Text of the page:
9. Maureen KerrMaureen Kerr
Chair, Education Division
Smithsonian National Air and Space Museum
Maureen Kerr is the Chair of the Education Division at the Smithsonian National Air and Space Museum. In this position, Kerr oversees the education programs at the National Mall Building in Washington, DC and the Steven F. Udvar-Hazy Center in Chantilly, VA, as well as electronic outreach with national and international audiences. The Education Division provides direct programming to more than 600,000 participants, annually. Kerr received a Masters of Arts in science education from the University of New Mexico and a Bachelor of Arts in psychology from the University of Maryland.

10. Dr. Christian KlimczakDr. Christian Klimczak
MESSENGER Postdoctoral Fellow, Carnegie Institution of Washington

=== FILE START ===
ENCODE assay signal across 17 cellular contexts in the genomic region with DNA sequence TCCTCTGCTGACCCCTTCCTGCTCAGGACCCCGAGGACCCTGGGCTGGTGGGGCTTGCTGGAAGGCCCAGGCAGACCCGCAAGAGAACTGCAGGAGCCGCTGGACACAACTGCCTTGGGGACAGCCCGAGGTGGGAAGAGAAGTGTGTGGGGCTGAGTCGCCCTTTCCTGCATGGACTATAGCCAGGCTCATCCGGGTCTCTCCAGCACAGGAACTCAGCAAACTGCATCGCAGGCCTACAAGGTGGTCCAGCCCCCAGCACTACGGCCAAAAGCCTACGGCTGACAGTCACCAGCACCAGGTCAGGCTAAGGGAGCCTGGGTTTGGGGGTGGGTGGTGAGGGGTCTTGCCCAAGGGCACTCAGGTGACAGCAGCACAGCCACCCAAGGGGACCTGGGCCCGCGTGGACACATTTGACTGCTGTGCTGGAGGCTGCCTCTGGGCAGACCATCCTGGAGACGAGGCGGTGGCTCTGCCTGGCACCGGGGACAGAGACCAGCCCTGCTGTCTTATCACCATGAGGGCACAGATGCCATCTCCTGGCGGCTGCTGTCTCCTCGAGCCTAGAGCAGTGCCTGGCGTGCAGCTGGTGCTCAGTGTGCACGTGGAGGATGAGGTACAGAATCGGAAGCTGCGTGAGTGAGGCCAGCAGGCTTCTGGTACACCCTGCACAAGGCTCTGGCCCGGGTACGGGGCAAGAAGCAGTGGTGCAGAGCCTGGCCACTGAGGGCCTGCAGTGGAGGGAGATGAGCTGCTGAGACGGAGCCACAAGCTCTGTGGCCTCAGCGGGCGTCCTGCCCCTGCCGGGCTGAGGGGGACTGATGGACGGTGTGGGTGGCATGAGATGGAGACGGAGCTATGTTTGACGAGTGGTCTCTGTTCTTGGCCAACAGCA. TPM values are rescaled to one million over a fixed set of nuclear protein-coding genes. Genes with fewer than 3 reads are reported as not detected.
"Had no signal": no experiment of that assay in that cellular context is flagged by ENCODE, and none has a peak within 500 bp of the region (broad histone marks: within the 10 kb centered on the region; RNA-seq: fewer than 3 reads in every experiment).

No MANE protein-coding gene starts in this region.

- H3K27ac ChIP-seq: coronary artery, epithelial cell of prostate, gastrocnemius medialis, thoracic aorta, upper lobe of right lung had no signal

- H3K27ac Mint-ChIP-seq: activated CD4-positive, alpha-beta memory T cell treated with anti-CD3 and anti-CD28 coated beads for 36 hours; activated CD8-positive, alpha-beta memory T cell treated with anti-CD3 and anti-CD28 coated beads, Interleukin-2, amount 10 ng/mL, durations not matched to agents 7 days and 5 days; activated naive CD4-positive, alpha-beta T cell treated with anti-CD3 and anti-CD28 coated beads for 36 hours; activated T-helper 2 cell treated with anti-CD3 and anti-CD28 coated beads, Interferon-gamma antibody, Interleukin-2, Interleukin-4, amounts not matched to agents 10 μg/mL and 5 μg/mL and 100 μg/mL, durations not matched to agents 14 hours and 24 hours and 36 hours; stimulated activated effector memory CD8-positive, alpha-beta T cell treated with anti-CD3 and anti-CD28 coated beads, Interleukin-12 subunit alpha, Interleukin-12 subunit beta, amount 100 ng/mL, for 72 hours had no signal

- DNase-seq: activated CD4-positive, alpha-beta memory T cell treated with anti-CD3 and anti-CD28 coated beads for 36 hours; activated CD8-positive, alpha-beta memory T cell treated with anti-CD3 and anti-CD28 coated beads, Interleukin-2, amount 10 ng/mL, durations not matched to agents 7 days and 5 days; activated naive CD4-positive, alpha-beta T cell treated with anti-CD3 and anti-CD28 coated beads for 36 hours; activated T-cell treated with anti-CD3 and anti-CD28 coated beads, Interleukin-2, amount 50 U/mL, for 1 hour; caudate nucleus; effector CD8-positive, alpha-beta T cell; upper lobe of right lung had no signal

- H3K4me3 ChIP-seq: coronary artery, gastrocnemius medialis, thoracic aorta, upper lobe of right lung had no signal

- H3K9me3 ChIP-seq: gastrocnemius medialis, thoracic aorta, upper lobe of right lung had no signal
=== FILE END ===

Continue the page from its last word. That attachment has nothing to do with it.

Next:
Dr. Christian Klimczak is a MESSENGER postdoctoral fellow at the Carnegie Institution of Washington currently focussing on geological processes on the planet Mercury. He received his Ph.D. at the University of Nevada, Reno with emphasis on rock fracturing processes throughout a variety of tectonophysical settings on the rocky planets. His current research ties together various aspects of the volcanic and tectonic evolution of Mercury and the Moon. He is also interested in characterizing the scaling-behavior and geometric properties of several types of rock fractures using field-based methods and photogeologic interpretations.

11. Dr. Tim LivengoodDr. Tim Livengood
Adjunct Space Science Researcher, National Center for Earth and Space Science Education
Research Scientist, University of Maryland Department of Astronomy